International Students Find Going Home For Holidays Is Not Always Possible
Most of the students attending school here will head for one of the 50 states when the Christmas break rolls around on Dec. 15.
But for junior business administration major Abhinav Walia the road home would mean a trip across the ocean to the continent of Africa. Time and finances will not allow him to do so, however.
A native of Lusaka, Zambia, Walia is among the international students matriculating here. Winter break is shorter this year for the Wildcats considering the two weeks taken off for Hurricane Irma and the recovery.
Walia came to this country, which is roughly 7,884 miles away from his homeland, on a full academic scholarship. Even so, he said, his family had to make sacrifices in order for him to live out his dream to play D1 golf.
"My parents have sacrificed their lives to give me an opportunity to live a better one and to fulfill my dreams," he said. "Coming from a Third Word nation that is barely known and not known for golfers or athletes, period, I am extremely humbled and motivated to see my dreams through. It's a bittersweet moment. You obviously miss being surrounded by family. It sucks knowing that it isn't financially feasible to go home for such a short period."
So, he said, he will keep busy with practice, workouts and anything to get me "focused on my goals and less worrying and draining my emotional energy."
Daniel Kiptoo came from the Republic of Kenya to attend B-CU on a track scholarship. Kiptoo said just finishing high school was an obstacle and he had nothing left to do but choose where to obtain a higher education. He said he researched a few schools in America and Bethune-Cookman was one of them.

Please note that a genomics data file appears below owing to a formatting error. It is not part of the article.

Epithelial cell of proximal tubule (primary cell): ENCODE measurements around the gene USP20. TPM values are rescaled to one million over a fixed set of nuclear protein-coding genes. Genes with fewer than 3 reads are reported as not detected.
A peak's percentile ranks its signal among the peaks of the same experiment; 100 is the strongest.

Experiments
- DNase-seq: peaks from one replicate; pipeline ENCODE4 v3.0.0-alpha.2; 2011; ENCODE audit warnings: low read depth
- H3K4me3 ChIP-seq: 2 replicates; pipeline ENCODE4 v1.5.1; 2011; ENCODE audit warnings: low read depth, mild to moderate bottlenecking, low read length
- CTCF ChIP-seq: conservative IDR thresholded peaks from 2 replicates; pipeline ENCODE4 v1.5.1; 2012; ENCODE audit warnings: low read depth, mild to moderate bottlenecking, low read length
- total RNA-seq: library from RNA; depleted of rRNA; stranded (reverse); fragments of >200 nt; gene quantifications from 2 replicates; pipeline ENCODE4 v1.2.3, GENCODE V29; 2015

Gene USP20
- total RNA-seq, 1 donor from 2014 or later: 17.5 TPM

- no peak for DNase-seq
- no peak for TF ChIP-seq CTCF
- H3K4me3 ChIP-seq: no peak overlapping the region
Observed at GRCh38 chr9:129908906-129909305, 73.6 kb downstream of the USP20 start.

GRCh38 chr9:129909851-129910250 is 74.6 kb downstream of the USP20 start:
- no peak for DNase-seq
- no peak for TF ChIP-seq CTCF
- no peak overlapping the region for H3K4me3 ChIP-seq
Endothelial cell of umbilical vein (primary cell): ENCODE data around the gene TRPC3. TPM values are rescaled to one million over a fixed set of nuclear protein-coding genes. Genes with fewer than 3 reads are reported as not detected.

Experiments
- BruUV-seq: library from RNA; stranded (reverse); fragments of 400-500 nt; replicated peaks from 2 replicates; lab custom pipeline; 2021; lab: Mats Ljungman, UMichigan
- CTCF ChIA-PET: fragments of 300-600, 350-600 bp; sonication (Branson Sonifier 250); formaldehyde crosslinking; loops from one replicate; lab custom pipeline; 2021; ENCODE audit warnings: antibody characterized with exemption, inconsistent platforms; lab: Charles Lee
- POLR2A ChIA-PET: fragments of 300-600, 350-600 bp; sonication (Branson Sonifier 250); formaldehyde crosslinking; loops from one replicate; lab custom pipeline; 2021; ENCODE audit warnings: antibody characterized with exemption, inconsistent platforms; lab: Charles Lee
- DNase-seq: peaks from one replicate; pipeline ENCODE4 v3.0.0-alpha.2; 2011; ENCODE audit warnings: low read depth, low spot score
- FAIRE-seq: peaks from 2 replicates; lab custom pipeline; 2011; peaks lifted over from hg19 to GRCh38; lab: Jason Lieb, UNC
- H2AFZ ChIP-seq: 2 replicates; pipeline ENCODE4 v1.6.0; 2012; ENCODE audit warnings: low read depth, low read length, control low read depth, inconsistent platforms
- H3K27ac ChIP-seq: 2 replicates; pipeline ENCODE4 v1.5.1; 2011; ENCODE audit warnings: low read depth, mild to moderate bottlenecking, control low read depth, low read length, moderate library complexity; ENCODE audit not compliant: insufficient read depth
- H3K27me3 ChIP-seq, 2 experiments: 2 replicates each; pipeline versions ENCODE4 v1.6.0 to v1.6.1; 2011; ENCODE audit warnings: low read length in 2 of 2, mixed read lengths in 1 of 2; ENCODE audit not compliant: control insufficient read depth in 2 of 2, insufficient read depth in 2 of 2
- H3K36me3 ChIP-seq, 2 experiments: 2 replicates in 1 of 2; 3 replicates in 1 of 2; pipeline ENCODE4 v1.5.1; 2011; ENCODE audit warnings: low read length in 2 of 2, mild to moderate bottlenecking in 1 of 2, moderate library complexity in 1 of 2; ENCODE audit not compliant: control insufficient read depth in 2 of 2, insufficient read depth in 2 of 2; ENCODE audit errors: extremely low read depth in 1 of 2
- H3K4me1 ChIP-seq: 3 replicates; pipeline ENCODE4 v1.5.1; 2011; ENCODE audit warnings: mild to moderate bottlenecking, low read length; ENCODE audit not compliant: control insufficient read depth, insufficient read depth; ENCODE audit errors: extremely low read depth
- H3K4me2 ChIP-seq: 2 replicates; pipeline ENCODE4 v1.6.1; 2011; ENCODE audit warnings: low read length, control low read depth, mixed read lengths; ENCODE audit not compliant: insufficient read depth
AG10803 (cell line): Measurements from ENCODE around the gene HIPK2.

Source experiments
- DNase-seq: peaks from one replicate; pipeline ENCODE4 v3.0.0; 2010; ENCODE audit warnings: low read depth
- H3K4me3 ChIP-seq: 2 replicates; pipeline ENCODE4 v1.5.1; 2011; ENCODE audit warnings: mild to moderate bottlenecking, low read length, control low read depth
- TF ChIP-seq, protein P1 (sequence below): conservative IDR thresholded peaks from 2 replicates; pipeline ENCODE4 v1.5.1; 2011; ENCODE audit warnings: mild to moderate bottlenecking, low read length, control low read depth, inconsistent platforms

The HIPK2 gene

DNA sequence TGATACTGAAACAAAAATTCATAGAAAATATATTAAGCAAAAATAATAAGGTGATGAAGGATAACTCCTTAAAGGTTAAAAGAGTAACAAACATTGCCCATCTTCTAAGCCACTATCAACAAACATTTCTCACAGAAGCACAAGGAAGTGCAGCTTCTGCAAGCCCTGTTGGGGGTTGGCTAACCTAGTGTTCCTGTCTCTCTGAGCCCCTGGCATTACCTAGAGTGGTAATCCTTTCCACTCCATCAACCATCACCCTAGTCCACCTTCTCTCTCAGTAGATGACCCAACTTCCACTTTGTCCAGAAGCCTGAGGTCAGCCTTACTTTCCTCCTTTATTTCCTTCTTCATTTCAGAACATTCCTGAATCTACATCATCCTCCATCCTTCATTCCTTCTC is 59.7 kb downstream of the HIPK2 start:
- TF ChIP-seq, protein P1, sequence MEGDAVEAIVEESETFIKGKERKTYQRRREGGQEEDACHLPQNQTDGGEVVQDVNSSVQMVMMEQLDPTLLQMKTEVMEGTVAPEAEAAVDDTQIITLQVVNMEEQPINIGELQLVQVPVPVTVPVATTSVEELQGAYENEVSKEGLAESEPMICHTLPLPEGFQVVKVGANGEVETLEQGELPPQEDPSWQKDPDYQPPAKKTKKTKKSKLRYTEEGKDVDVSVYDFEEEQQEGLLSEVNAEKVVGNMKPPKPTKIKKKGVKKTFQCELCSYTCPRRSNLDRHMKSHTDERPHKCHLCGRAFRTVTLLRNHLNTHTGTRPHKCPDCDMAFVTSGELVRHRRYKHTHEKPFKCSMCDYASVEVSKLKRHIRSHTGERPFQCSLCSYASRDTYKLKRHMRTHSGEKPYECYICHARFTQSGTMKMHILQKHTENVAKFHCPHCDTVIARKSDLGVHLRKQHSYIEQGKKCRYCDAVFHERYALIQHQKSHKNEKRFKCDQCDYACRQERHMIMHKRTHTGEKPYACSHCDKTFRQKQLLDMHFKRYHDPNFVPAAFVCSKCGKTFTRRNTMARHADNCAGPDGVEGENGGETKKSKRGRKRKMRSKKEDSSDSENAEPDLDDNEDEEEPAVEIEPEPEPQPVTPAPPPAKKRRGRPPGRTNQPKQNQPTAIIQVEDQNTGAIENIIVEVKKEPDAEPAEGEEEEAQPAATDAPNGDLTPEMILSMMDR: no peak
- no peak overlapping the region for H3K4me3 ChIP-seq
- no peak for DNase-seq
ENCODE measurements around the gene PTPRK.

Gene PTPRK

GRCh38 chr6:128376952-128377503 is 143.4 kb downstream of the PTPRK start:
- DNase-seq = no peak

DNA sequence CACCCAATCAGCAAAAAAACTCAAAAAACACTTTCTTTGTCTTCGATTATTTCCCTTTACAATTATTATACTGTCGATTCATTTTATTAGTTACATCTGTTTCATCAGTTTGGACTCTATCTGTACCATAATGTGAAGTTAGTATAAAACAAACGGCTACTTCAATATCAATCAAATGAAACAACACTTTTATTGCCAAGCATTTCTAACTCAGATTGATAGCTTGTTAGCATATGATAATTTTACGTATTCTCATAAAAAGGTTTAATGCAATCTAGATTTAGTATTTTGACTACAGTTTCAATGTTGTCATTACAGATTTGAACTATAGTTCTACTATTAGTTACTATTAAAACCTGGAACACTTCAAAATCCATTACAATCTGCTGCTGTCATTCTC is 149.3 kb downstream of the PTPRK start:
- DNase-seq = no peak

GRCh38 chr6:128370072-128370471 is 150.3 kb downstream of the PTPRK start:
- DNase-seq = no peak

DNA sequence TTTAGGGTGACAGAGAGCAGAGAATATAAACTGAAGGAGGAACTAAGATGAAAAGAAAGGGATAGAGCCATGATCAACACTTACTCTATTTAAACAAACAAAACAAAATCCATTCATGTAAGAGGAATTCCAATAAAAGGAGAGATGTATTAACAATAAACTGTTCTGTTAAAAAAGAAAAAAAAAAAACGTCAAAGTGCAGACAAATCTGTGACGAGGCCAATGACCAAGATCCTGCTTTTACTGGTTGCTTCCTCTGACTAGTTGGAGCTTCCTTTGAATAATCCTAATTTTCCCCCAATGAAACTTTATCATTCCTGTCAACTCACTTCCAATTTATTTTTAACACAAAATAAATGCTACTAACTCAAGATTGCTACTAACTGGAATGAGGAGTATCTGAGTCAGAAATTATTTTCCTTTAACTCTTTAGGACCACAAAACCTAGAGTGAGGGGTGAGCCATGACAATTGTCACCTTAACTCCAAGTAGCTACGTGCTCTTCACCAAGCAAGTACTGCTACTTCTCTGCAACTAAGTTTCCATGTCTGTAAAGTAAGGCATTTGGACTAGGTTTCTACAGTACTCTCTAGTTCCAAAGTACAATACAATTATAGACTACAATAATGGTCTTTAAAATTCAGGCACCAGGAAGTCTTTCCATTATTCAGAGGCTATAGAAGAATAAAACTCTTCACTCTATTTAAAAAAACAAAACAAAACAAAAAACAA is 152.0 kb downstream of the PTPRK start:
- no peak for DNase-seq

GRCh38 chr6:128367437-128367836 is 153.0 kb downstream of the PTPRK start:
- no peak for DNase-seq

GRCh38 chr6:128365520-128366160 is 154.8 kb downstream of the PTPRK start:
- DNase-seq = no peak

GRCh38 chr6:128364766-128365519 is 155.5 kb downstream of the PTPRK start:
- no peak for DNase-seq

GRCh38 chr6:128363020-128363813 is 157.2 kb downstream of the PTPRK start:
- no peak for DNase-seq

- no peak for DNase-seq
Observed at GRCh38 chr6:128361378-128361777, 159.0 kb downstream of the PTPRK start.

"I was not a student-athlete in high school, but someone told me you could go to America and run for money to pay for school and I thought that was a good idea," said Kiptoo, who is now a junior here. He reached out to one of his coaches in Kenya who specializes in getting students to schools in America and they got a hold of a coach in South Carolina University. At the time the school had zero money to give out as a scholarship. His coach, however, realized the potential in Kiptoo and guided him to Bethune-Cookman University.
"It is my personal conscious that encouraged me to make the decision I did to leave home, because this is a step toward my dream," he said. "How is my 10 years going to be like, how is my 30 years going to be like and so on that is what pushes me. I hope for something good. I realize I miss home when December hits, because it starts to get cold. In Africa its great weather all the time and I can't say that for Daytona."
Kiptoo said that he continues to train during winter break. "I continue doing my practice every day, maybe take one or two days to rest, but continue doing my practice," he said, adding he also might look for a temporary job to help support himself.
"If I know other Kenyan students from other schools or in the region, I try to link up and enjoy the holidays. If I make plans with anyone on my team, it is the people I run distance with. Last year I was in New York to visit my brother, spent a week or so. And this year, I'll visit my cousin in Atlanta just a week then come back to Daytona to practice for the first track meet that starts the season up in the first week of